My latest novel, Finding Your Way, has a main character who lives with social anxiety. The reason I chose to write about this subject is because it’s something I myself deal with. What this means is living with a constant internal battle over what’s happening in your life, what has happened in the past, and the possibility of what the future holds.
Growing up I was always a quiet kid. Going to family gatherings or talking to new people was extremely difficult for me. Everyone called me “shy” and some of my cousins would tease me because of it. They would pick at me hoping to have me talk, not knowing that they only pushed me further into seclusion.
I never understood why it was so difficult for me to make friends. Most of my life I had a constant of one to two close friends who stood by me. Everyone else in my family it seemed had no issues themselves. I lashed out at my parents, which was blamed on teenage hormones. I avoided parties, school dances, and anything else involving large groups of people. As I grew older, my weight began to fluctuate, and I started to get picked on at school. Being bullied didn’t help cure the shyness, which is what I still thought it was.
For years I wondered what was wrong with me? Why did I sweat so profusely when I was in a crowd of people, even in cold weather? Why did my hands shake and my voice crack when I tried to talk to someone? Making phone calls was impossible. I dialed the number and immense fear welled inside me. My heart raced, my chest ached, and my entire body trembled. At times I thought I was crazy. I relived conversations that happened years ago, I overthought future events, and making plans threw me into a panic.
Simple things like saying good morning or speaking to someone, even friends, became a challenge. Some considered me quiet and others thought I was rude, but they didn’t understand I was drowning in irrational fear of saying the wrong thing.
One day I heard the word anxiety. I’d heard it before, used in passing, but never really considered what it meant. I started researching panic attacks and other symptoms and I was able to diagnose myself with social anxiety. I did a lot of research on the topic, how to control it and even spoke to a doctor about it. They suggested meds, but I don’t like to use anything mood altering. Instead I found ways to cope.
Now I don’t pretend to be an expert on social anxiety, but I have become an expert on my own anxiety. While the symptoms may be the same for many, people can react and cope in different ways. Writing for me became a therapeutic way to put all these crazy thoughts into a story for someone else. I write about personal experiences and my characters’ lives revolve around some of the scenarios I’ve imagined in my own life, and some of the events are truly what occurred in my past.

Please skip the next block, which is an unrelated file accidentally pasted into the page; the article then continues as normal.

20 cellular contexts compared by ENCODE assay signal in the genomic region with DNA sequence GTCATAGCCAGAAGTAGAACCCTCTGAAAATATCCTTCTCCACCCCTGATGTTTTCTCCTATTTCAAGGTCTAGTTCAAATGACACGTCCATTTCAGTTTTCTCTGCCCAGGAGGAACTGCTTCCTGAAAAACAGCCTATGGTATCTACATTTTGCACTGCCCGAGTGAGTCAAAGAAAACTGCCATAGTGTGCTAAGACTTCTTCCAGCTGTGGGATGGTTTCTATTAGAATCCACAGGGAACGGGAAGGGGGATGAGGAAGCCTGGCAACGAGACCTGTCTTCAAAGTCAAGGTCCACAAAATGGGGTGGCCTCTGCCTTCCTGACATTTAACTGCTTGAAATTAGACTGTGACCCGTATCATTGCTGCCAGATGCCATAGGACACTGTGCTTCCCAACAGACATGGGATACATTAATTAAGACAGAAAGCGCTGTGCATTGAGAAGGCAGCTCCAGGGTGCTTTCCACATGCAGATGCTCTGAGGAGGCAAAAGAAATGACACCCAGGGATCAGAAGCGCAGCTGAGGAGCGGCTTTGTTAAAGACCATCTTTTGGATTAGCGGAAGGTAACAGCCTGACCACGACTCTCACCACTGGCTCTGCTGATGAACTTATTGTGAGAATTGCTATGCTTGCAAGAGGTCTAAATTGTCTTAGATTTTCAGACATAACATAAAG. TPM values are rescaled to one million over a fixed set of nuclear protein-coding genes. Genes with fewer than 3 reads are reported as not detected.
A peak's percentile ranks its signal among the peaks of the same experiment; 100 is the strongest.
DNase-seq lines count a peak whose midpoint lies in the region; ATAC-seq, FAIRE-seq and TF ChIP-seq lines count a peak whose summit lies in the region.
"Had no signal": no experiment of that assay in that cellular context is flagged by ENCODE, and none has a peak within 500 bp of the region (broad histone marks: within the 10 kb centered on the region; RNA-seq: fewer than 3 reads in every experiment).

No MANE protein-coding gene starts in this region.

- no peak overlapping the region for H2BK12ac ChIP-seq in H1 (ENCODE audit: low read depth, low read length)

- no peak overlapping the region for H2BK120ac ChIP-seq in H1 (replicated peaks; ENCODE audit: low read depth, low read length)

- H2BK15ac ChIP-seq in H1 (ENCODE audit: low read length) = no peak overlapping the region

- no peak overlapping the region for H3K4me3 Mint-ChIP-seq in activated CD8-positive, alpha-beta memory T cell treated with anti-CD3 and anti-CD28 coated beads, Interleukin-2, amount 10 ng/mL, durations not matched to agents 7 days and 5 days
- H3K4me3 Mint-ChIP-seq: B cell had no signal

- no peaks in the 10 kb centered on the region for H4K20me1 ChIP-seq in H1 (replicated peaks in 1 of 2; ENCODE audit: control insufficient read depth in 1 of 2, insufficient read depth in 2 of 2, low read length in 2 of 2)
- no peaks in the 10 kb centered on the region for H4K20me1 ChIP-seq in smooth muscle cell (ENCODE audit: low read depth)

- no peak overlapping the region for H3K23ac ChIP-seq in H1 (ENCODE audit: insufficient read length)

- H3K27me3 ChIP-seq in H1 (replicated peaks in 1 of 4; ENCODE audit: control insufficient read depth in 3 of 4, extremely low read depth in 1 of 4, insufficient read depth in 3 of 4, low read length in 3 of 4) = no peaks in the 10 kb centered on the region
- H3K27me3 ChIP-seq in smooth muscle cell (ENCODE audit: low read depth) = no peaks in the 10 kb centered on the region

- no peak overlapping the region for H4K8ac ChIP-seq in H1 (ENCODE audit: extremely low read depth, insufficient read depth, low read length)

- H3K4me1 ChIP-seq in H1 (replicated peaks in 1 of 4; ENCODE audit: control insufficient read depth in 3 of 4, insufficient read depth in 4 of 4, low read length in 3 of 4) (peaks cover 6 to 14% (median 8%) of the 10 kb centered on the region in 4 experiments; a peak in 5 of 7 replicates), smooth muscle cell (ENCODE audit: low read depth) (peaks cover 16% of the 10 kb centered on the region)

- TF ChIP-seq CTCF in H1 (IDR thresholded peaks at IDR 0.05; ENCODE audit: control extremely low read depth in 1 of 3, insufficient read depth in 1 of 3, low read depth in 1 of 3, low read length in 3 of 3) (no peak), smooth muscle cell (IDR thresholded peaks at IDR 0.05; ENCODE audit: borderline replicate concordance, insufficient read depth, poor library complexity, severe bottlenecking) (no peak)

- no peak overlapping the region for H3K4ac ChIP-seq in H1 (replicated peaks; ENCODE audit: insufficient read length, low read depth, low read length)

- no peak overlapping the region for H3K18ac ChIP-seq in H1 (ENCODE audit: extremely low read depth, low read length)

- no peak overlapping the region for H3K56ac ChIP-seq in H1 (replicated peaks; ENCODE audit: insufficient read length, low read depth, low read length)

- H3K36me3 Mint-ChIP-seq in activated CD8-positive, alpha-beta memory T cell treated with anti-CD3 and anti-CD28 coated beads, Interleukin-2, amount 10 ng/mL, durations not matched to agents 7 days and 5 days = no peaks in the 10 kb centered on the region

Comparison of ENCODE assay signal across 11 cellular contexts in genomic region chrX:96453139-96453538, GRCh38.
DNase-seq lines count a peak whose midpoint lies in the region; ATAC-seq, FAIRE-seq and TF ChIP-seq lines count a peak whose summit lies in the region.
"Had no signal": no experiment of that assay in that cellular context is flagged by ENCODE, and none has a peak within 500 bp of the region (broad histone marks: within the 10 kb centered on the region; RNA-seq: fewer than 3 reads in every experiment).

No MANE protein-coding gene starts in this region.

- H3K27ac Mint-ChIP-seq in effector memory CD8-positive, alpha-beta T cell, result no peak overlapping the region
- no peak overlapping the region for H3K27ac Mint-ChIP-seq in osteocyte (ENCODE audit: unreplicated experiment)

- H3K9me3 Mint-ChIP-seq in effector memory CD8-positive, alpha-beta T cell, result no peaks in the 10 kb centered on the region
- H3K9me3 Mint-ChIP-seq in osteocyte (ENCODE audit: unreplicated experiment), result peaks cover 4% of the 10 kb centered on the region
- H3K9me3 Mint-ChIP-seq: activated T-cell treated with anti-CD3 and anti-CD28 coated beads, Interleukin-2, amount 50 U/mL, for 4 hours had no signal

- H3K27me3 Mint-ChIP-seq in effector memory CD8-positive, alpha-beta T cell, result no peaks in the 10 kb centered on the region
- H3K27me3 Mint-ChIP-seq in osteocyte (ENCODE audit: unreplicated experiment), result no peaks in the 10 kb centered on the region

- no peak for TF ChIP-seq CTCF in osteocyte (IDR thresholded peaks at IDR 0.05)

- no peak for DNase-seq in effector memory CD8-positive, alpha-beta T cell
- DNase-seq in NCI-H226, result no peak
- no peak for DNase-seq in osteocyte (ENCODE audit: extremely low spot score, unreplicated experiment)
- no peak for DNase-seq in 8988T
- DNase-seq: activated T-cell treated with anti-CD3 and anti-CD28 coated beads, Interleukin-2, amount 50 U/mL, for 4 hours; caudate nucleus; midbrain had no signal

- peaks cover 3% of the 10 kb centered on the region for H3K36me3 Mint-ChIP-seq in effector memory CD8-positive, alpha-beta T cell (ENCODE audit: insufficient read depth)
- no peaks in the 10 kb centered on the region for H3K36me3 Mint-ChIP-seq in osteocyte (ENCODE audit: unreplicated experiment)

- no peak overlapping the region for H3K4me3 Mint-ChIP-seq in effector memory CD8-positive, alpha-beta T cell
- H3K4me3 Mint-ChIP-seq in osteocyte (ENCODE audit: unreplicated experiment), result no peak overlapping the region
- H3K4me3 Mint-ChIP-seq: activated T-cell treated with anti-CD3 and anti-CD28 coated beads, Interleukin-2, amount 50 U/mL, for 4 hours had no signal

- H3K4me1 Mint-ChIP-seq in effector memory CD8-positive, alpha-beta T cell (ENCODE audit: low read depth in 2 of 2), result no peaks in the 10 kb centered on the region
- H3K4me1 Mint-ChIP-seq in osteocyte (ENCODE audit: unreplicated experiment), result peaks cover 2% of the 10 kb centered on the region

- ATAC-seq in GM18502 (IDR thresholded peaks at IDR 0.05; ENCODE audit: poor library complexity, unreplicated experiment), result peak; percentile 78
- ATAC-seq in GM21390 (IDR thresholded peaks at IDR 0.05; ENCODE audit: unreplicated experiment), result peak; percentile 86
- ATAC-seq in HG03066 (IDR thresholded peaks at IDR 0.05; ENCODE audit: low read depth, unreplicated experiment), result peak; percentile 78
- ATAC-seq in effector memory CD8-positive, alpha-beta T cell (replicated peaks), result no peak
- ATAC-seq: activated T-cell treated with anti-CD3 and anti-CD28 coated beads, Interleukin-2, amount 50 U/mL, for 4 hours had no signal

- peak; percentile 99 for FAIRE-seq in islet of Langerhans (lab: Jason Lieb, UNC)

Writing helped my anxiety but also brought on more challenges. I had to start promoting my books and getting them seen if I wanted to ever make a living from it. Creating social media accounts was an easy one because I could hide behind the screen and my fear wouldn’t show through. But then I had to approach signings. The thought of sitting on display for anyone to come speak to, was beyond terrifying. And even though I’ve rehearsed “what’s my book about” in my head dozens of times, it never fails that I clam up when asked about them. And occasionally I get odd looks or people become disinterested when I fumble over the description or stumble over my words, sometimes using the wrongs ones. After a while you become accustomed to these looks.
As I’ve become more familiar with my own struggles, I’ve begun to recognize them in others. People I might have considered rude before, I now know would understand me better than anyone. I try to reach out a little more, convince myself I won’t sound stupid and that it’s all in my head. Inevitably the cycle continues no matter how hard I try. I practice the perfect thing to say, but it comes out mixed-up and difficult to comprehend.
If you suffer from anxiety, I hope you find ways to control it. And if you don’t suffer from it but know someone who does – be patient with them. The outbursts that you think are “hissy fits” or “bitchiness” could be their debilitating fear causing them to lash out. And even if it isn’t anxiety, most people don’t act out for no reason. We never can be one hundred percent sure what’s going on in someone’s life or even in their minds. All we can do is be patient with one another and hope we receive the same respect in return. In the end this shows our worth as a person, no matter if we gave kindness to someone who might not have deserved it.